Matt: Mm-hmm (affirmative). The answer to this next question might have kind of been intertwined in what you were just talking about, but I’ll ask it anyway. What commonly held truth around business do you disagree with?

Frank: I think the thing that I struggle with the most when dealing with some clients, not all, is getting them to market more. So getting them to actually reach out to their database more, getting them to promote more, so in a lot of cases someone will have a belief that promoting and selling is bad, and it puts people off. And it can if you do it in a high pressure, obnoxious, confrontational way. But if you don’t, then you should be selling constantly. I was watching an interview with my buddy Grant Cardone, who I’m a huge fan of, love the guy, and he was saying- it wasn’t an interview, he’s got a dude, follows him around everywhere, you know it. So they were in a corporate meeting or something, Ashley Furniture, and he was saying, “We don’t send out any communication ever that isn’t trying to sell somebody on something.” And I think that’s the right thing to do. I think it’s smart, and most businesses are terrified to do that. They’re like, “Oh, my email subscribers will hate me, or people will think I’m this that and the other,” and you’re right, if you are obnoxious and uncool about selling, but if you’re friendly about it and provide value in that sales process, then you’re missing an opportunity to make a lot more money, and help more people.

Matt: Mm-hmm (affirmative). What’s something few people know about you, but you wish more people did?

Frank: I have no idea. I never, strangely, never think like that. Like, “Oh, here’s what I want people …” when I think about what I want people to think about me, there are two things that I always want them to think is helpful, and friendly. And that’s it. If I can get someone to be like, “This guy’s helpful and friendly,” then I’ve got a foot in the door, I can demonstrate value to them, provide results in advance, which is a huge part of my marketing methodology and overall philosophy, and then I’ve established the relationship. So you know, I’ve never thought of that at all. It’s like I really don’t care what they think about [crosstalk 00:09:52]

Matt: There you go.

Frank: [crosstalk 00:09:54] helpful and friendly, you know?

Matt: Right.

Frank: [crosstalk 00:09:57]

Matt: I can vouch for that, for the short period of time that we’ve known each other, that you are very helpful and very friendly, and a pleasure to be around, so.

Frank: It’s the old demonstrate you can help them by actually helping them trick, that’ll get them.

Matt: Yep. I’ve said that before, since I’ve met you, more than once. I love it.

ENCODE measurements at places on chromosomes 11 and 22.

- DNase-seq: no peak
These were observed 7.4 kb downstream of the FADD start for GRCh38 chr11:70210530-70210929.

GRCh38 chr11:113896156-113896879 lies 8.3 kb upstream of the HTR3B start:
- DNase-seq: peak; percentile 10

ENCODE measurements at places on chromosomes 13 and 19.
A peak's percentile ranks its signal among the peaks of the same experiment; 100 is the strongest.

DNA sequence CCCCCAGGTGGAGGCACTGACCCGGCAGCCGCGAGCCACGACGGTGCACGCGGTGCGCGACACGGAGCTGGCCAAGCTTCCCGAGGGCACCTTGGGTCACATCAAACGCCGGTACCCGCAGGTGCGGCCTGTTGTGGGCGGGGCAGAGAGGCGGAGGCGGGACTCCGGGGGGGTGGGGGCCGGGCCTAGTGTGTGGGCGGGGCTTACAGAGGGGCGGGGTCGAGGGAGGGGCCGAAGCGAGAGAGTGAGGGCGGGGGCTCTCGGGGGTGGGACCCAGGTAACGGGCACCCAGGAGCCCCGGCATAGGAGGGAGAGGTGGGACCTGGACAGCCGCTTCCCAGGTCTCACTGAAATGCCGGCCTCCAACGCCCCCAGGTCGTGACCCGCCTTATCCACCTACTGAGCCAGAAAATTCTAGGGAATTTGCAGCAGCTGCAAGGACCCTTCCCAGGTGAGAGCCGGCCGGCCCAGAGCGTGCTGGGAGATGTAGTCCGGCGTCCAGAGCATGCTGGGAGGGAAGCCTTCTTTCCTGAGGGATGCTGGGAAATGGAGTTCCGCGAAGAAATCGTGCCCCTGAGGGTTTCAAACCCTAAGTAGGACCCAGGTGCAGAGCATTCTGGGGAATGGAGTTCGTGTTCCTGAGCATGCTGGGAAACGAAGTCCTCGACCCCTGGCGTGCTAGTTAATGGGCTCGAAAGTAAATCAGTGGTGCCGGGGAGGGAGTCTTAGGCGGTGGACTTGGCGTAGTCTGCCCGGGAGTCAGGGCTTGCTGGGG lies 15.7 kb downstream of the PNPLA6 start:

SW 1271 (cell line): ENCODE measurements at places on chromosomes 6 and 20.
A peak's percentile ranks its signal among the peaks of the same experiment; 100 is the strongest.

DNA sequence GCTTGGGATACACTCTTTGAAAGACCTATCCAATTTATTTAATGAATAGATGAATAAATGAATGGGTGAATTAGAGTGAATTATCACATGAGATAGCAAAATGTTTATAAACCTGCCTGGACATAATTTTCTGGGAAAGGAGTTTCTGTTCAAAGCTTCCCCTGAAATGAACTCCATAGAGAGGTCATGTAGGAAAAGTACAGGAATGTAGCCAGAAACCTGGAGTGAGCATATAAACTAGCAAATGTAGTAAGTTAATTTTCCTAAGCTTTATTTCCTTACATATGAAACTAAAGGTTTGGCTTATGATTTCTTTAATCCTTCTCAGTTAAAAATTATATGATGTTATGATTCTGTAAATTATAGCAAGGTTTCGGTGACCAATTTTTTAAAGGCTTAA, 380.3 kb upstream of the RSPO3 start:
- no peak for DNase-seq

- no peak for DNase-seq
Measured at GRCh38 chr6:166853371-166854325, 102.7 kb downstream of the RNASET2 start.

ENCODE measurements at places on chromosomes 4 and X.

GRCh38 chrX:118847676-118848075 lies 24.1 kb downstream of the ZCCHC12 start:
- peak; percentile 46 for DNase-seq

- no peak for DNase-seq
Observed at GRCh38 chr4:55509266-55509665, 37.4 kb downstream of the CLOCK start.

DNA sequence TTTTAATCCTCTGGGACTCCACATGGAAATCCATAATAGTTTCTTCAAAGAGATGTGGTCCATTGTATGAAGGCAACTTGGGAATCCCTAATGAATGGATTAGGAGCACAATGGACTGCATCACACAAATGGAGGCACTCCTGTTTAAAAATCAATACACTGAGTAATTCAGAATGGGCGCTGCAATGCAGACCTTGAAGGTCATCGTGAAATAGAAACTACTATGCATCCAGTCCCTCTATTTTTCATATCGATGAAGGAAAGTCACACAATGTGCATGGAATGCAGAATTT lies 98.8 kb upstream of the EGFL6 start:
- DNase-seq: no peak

Frank: [crosstalk 00:10:14] nefariously like, “Gets them every time.”

Matt: Yes.

Frank: By actually helping them trick.

Matt: The whole evil scheme thing, right? Be nice and friendly.

Frank: Yeah.

Matt: If you were … I’m gonna ask a little bit more of a self-serving question, and more for myself and as well as my audience. It’s an audience of real estate entrepreneurs, heavily emphasized the real estate but they are entrepreneurs. If you were a real estate investor, Frank, and you were looking for distressed properties, whether it was a distressed house or a distressed owner that’s in a certain situation financially or personally, what’s the first idea that comes to mind with regard with how you would use your marketing and copywriting powers to find them?

Frank: So I like to keep things really, really basic and go after lowest hanging fruit. So I would run a series of ads, I might even start with the newspaper believe it or not, which I know from an internet guy people are like, “Dude, what? That’s crazy.” But I’d probably run a local ad in the paper that said, “If you need to sell your house fast, read this.” And then it would say, you know, it’d be like a sales letter like, “Dear friend, sometimes you’ve gotta sell your house fast, but then you’ve got all of these,” insert whatever they’re worried about here, like you know sketchy real estate dudes trying to steal your property from you or whatever, “Well you don’t have to deal with that. If you’re looking to sell your house fast, and you don’t wanna deal with someone that’s gonna put all kinds of high pressure on you and try to trick you, then give me a call, I can’t guarantee I’ll buy your house, but I can guarantee I’ll offer you a fair price on it if it’s something that I can use, and I can also guarantee that our experience together will be beneficial to you regardless because you’ll get a very good idea of what to expect going through this process, etc, etc.” You know? So again, relying on the old, demonstrate you can help them by actually helping them.